The user can log in the web pages to visit his favorite true distant place through the telepresence agent, and sensory feedbacks are also sent back to the user via the Internet. The user operates the telepresence agent according to the visual feedback sent back from the remote site. Therefore Internet bandwidth is a deciding factor for the quality and speed of the visual feedback. How to integrate the telepresence agent with broadband technologies is an important issue.

2.3 Robot control system

Figure 6 diagrams the conception of the robot. A CCD camera is set upon a two-axis mechanism. Its motion is controlled be rotation of the head of the user. A robot hand with three talons is controlled by the motion of the hand of the user. A wireless controlled motor system gives the robot mobility so that it can move around to interact with people. The 8051 chips are used as the heart of the robot control system.

Figure 6. Conception of the robot

We plan to add human facial expression into the telepresence agent to transmit a richer representation of the remote user. We can use voice-controlled virtual electrical LED screen to display the user’s facial expressions or we can simply set a LCD screen to display the user’s real face.

3. Application examples

Figure 7 summarizes the technologies discussed in the previous section. The blocks at the outer circle represent the technology modules required in this project. Actually a selected combination of the technology modules can produce a unique telepresence application. Three application examples are described below:

Figure 7. Technology modules required in the telepresence agent

An Internet remote monitoring system

As shown in Figure 8, technology modules 1, 4, and 15 can be combined to produce an Internet monitoring system, which is a very common telepresence application. A CCD camera is set up in the site to be monitored. Users can log in the web page and technology module 16 provides direct visual feedback.

Figure 8. An Internet remote monitoring system

A telepresence agent with no mobility

Figure 9 shows a telepresence agent with no mobility, which includes technology modules 2, 3, 4, 5, 8, 9, 10, 15 and 16. This telepresence agent only has a two-axis CCD camera (module 9) and a hand with three talons (module 10). After login in the server connected with the telepresence agent, the user can use mouse and keyboard to control the CCD camera and the robot hand (module 4, 15), and receive visual feedback from the computer screen (module 1, 16). Or the user can wear an HMD with the rotations detector to synchronically control the CCD camera (module 8, 9, 15) to obtain views he/she is interested in the HMD (module 2, 16). The user can also wear the data glove to synchronically control the hand with three talons (module 5, 10, 15).

Figure 9. A telepresence agent with no mobility

An Internet racing-car game

Figure 10 shows another application, an Internet racing-car game, which combines technology modules 1, 3, 4, 11, 13, 15 and 16. In this application, we add mobility to our telepresence agent, the racing car in this case. We design a racing car with a wireless controlled motor system (module 11, 13) and a wireless CCD camera (module 9, 13). We also build an exciting racing place as the remote site our telepresence agent is visiting. After login in the server connected with the telepresence agent, the user can use mouse and keyboard to control the telepresence agent, the racing car to move around in the remote site (module 15), and receive visual feedback from the computer screen (module 16).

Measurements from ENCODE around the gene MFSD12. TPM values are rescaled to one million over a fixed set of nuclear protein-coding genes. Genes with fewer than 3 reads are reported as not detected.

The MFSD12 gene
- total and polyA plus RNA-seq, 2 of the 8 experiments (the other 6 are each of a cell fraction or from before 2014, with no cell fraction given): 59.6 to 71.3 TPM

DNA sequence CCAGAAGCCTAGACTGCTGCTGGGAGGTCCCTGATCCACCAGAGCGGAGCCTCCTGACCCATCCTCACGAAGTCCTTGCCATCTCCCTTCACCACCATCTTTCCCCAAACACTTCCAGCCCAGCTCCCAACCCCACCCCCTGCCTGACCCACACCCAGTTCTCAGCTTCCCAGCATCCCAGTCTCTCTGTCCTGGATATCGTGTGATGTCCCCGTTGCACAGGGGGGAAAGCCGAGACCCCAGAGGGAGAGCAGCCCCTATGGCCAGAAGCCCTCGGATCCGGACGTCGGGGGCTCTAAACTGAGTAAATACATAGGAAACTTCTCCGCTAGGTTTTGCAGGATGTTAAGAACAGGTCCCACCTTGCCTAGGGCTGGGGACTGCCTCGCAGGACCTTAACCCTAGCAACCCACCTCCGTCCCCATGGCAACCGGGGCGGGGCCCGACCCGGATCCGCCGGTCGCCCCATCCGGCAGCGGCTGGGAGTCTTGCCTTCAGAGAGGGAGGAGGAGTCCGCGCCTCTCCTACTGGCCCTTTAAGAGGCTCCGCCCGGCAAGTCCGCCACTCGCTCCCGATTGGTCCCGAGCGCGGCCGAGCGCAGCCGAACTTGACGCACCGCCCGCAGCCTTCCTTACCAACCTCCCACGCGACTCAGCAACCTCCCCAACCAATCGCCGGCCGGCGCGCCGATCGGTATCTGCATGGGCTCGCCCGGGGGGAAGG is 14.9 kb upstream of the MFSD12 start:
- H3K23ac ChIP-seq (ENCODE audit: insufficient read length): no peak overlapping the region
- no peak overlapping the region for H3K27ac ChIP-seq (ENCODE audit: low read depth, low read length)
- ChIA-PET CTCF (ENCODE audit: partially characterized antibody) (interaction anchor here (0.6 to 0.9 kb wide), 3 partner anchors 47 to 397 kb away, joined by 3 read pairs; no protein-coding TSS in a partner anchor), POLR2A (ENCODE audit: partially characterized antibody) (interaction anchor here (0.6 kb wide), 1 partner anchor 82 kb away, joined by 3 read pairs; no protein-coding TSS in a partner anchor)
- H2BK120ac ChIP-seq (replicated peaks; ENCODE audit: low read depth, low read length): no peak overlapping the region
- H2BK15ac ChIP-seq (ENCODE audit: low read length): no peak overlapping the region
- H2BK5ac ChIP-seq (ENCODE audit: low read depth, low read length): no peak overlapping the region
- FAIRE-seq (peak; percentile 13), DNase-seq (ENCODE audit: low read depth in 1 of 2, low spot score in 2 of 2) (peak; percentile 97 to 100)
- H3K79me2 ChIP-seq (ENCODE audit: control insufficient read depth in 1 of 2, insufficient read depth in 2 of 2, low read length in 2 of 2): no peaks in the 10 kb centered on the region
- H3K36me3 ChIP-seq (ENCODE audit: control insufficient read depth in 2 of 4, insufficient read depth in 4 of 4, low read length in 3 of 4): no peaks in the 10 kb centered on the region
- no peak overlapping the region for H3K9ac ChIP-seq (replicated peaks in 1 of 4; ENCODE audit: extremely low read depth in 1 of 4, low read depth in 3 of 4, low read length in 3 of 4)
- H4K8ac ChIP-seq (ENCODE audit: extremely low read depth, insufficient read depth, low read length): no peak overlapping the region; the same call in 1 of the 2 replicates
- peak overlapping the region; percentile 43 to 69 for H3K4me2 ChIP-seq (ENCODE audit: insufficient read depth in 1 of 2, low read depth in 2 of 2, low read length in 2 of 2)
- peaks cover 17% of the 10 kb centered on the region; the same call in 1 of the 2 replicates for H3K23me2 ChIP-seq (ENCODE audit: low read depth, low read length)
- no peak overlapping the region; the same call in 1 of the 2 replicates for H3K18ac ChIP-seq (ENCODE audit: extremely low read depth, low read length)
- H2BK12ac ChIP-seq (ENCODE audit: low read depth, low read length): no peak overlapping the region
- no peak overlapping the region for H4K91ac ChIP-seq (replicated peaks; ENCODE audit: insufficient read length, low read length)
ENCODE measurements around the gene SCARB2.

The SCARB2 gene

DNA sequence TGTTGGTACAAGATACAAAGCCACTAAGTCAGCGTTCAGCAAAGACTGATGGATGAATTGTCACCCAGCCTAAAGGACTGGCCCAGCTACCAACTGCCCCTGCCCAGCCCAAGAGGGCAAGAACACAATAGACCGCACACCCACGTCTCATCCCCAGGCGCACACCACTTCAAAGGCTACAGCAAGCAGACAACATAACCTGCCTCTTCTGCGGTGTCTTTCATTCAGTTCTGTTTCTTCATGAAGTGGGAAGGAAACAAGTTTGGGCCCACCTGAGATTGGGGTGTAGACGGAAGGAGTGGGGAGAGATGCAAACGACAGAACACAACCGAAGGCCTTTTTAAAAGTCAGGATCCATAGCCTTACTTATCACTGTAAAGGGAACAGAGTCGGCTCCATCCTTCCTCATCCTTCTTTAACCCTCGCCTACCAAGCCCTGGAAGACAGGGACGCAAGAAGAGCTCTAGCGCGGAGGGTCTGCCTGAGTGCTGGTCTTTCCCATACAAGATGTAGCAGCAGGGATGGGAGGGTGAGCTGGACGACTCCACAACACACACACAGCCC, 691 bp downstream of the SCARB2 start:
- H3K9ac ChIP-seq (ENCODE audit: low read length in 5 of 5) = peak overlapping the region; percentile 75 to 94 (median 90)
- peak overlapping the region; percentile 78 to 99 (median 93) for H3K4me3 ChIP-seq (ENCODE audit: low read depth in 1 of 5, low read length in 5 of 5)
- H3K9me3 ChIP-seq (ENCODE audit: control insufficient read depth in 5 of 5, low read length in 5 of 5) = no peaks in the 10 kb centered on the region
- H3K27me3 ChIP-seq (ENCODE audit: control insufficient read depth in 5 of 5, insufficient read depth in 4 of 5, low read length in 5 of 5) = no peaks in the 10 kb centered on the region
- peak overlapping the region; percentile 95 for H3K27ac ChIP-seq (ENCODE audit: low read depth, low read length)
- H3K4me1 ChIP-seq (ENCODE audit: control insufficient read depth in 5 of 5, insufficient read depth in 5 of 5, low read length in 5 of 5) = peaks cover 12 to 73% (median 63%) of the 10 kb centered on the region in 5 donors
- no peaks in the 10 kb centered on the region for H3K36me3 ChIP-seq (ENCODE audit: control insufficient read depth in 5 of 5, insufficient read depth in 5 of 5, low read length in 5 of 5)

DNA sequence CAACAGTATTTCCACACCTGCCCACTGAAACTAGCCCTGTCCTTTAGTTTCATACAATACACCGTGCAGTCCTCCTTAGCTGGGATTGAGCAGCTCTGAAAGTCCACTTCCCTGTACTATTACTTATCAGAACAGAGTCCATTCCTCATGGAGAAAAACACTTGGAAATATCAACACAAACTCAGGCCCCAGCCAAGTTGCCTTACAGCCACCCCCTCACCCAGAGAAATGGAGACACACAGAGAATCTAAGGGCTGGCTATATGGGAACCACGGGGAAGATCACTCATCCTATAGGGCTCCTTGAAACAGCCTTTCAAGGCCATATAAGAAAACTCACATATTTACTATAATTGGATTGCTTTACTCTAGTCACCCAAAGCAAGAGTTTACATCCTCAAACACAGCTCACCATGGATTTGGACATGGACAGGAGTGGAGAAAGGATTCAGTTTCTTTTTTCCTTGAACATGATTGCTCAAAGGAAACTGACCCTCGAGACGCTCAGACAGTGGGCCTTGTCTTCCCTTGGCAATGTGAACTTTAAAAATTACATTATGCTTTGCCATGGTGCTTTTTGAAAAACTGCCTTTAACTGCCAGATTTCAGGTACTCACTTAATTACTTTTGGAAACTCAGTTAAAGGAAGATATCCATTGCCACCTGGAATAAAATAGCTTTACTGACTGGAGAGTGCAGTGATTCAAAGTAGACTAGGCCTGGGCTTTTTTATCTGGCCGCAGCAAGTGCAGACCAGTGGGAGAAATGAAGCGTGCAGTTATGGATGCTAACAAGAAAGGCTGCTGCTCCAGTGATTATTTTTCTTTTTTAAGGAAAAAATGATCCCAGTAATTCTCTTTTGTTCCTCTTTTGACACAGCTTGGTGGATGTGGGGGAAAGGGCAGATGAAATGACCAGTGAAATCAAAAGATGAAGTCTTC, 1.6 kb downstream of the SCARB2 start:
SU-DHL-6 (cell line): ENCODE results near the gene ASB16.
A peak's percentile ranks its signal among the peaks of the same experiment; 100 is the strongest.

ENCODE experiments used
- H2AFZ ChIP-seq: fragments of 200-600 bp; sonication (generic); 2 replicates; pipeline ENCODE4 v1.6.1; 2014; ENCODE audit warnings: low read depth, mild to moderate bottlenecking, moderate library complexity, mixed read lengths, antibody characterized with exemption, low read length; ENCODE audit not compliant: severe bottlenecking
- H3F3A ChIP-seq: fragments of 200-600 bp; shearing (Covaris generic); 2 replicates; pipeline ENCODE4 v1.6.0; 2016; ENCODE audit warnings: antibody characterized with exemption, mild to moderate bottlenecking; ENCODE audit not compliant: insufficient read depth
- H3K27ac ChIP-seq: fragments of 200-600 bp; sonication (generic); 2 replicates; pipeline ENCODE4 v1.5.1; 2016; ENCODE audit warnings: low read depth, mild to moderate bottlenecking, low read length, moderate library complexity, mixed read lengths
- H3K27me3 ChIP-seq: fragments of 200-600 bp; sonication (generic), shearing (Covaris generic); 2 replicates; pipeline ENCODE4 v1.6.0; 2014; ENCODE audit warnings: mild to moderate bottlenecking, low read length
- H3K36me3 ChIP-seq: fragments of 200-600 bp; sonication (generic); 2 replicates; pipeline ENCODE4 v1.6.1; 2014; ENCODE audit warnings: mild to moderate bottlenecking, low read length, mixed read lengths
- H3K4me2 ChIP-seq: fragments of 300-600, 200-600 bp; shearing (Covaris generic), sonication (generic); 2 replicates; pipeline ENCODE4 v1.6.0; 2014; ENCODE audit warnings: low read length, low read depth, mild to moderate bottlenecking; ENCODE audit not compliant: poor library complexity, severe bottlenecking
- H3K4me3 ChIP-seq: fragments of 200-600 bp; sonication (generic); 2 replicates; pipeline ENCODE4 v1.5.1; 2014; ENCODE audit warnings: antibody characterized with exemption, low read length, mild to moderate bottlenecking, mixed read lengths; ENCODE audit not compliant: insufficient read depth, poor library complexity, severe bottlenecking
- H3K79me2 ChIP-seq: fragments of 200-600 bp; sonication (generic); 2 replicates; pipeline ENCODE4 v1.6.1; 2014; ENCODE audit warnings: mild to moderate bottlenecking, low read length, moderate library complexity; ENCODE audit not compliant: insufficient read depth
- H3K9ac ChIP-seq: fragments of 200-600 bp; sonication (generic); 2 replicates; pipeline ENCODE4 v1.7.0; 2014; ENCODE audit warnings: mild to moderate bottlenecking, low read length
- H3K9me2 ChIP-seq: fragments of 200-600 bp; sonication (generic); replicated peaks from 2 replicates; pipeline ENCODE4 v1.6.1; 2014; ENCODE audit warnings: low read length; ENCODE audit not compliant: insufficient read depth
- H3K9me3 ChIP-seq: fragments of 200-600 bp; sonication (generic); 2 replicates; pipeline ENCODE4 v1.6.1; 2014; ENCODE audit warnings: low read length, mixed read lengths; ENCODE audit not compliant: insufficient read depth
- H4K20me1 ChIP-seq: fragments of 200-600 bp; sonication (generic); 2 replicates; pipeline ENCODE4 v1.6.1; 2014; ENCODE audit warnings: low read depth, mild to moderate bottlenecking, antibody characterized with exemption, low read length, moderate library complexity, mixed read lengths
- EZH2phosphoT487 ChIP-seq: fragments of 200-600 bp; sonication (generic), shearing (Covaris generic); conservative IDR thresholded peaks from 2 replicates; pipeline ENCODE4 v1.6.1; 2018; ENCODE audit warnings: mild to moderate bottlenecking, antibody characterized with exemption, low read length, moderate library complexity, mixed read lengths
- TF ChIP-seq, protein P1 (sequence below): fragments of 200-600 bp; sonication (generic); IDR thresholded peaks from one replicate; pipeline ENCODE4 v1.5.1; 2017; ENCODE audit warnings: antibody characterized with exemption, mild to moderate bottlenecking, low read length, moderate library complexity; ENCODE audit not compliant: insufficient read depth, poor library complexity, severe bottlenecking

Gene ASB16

Figure 10. An Internet racing-car game

A first generation telepresence agent

Figure 11 shows our recent achievement, the first generation telepresence agent, which includes technology modules 1, 3, 4, 9, 11, 12, 13 and 16. It has a two-axis CCD camera (module 9) and free mobility (module 11 and module 13), both are controlled by a joystick through Internet (module 4). With this agent, the user can move freely in the remote site to observe whatever he/she is interested in, in a position and angle he/she prefers. More importantly, this agent also incorporate two-direction Audio and Video communication (module 3 and module 12), so it has become an internet communication tool which enables people in the remote site to better feel the user’s “presence”.

Figure 11. A first generation Telepresence agent

4. Conclusions and future work

Our claim is that telepresence agent is a useful, functional assistant for supporting human presence and interaction at a distance. It finds applications in security monitoring, health care, elderly care, and even entertainments. Now we have presented a first generation telepresence agent. In the future, we will be developing all the technology modules and construct the “full-function” telepresence agent. In the mean time, we will try to find combinations of technology modules that might produce useful telepresence applications.

References

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Agah, A., Walker, R., and Ziemer, R., “A mobile camera robotic system controlled via a head mounted display for tele-presence,” in Systems, Man, and Cybernetics, Vol.4, pp.3526-3531, 1998.

Goldberg, K., Mascha, M., Gentner, S., and Rothenberg, N., “Desktop teleoperation via the world wide web,” in Proc IEEE Int. Conf. Robotics Automation, Vol.1, pp.654-659 1995.

Paulos, E., and Canny, J., “Ubiquitious tele-embodiment: Application and implication,” International Journal of Human-Computer Studies/Knowledge Acquisition Special Issue on Innovative Applications of the World Wide Web, Vol.46, pp.861-877, 1997.

Paulos, E., and Canny, J., “Designing personal tele-embodiment,” in Proc IEEE Int. Conf. Robotics Automation, Vol.4, pp.3173-3178, 1998.

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Sheridan, T.B., “Musing on telepresence and virtual presence,” Presence, Vol.1, No.1, pp.120-126, 1992.